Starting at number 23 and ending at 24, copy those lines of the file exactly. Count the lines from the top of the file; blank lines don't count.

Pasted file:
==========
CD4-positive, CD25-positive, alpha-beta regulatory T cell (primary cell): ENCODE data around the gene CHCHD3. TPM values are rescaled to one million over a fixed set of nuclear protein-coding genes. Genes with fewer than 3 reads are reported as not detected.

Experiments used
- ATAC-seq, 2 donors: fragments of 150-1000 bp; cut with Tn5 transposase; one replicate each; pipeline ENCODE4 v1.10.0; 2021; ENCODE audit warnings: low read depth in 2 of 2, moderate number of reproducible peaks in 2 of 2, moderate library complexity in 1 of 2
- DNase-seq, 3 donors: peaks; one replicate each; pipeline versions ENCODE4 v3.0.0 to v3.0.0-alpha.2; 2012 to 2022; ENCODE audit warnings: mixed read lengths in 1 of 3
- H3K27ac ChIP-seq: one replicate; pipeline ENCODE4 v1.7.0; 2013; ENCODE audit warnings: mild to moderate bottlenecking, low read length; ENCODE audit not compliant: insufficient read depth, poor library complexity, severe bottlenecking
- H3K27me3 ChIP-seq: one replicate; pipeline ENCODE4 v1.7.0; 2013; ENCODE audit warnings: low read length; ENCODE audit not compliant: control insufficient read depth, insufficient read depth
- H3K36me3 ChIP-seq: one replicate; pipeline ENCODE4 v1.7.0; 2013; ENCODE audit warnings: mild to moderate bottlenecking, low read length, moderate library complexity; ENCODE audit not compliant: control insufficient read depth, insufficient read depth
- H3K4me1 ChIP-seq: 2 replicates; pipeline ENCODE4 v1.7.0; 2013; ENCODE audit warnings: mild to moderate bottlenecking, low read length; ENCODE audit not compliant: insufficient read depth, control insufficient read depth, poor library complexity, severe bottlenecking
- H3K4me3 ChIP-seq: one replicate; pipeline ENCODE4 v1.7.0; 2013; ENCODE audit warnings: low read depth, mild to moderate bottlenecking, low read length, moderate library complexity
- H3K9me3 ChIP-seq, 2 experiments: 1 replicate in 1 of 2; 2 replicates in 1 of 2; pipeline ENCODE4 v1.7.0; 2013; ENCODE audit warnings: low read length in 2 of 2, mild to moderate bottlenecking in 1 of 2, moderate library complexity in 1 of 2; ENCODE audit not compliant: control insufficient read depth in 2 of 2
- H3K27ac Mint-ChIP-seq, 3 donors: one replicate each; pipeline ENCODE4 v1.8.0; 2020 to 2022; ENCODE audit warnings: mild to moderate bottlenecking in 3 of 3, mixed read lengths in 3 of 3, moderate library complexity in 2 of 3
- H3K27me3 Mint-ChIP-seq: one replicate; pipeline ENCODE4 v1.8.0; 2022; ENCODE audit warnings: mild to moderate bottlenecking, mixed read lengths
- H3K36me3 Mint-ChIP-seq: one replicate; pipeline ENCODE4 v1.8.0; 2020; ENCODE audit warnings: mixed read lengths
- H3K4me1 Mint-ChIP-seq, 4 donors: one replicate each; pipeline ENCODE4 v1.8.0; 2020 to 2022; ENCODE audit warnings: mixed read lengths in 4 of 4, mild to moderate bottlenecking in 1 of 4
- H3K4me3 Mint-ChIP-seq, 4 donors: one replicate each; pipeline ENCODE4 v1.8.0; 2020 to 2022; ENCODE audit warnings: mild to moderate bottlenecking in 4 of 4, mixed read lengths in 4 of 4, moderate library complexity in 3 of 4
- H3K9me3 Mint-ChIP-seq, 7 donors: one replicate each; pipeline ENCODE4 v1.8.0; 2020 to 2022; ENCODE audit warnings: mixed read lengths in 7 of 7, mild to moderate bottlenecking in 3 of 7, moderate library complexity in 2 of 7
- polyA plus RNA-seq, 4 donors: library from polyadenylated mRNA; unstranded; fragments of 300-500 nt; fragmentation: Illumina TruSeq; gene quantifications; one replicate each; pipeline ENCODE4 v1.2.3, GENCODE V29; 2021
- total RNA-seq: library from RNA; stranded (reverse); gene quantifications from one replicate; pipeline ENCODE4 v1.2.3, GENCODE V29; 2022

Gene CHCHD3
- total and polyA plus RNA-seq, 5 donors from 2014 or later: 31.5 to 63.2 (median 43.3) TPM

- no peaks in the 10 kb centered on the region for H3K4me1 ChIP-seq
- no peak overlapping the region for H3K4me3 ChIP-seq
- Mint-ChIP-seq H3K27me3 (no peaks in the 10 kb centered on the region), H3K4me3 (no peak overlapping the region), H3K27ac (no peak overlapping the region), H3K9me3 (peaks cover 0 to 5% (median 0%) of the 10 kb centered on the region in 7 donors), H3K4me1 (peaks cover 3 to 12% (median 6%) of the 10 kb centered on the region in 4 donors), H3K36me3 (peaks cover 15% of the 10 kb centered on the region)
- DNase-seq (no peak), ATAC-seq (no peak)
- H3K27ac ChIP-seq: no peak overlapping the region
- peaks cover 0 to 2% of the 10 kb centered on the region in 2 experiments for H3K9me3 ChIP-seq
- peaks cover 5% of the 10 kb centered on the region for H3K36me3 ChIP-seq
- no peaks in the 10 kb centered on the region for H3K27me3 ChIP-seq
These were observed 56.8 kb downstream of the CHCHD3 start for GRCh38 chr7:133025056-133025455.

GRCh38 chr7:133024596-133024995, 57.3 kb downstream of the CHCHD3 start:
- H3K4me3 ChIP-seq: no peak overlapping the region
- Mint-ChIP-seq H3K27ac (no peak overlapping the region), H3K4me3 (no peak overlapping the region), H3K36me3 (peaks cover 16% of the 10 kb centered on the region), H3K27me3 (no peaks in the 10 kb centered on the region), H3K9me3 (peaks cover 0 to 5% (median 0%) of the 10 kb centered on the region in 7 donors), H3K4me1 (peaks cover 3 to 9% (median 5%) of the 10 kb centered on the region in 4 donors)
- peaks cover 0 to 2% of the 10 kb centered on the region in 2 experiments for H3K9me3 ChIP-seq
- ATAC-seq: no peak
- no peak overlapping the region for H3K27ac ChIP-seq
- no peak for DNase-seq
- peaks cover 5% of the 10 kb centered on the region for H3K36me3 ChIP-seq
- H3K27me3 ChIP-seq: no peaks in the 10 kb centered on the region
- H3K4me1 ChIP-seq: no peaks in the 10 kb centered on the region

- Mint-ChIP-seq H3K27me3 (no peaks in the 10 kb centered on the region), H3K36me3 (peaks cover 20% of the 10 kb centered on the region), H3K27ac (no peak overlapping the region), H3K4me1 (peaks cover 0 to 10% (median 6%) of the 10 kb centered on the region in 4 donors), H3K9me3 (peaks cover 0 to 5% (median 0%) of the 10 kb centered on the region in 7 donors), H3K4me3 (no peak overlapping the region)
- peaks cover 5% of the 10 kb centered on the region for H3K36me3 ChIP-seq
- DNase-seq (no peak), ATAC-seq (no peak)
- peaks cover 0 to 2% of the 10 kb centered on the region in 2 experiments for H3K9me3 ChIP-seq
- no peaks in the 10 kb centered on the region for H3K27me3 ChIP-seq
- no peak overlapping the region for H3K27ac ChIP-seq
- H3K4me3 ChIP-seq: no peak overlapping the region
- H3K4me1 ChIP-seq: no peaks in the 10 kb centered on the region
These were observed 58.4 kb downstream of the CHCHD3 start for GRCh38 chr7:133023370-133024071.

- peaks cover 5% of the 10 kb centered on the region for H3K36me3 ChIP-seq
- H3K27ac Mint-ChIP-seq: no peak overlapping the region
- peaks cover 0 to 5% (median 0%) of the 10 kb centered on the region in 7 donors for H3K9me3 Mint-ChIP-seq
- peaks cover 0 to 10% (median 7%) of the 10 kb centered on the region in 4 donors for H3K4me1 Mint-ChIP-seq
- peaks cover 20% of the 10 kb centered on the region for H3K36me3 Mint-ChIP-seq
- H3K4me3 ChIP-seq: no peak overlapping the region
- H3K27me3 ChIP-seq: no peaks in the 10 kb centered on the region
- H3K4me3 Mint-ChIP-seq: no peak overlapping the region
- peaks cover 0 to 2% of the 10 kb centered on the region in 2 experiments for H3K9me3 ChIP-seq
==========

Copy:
- Mint-ChIP-seq H3K27me3 (no peaks in the 10 kb centered on the region), H3K4me3 (no peak overlapping the region), H3K27ac (no peak overlapping the region), H3K9me3 (peaks cover 0 to 5% (median 0%) of the 10 kb centered on the region in 7 donors), H3K4me1 (peaks cover 3 to 12% (median 6%) of the 10 kb centered on the region in 4 donors), H3K36me3 (peaks cover 15% of the 10 kb centered on the region)
- DNase-seq (no peak), ATAC-seq (no peak)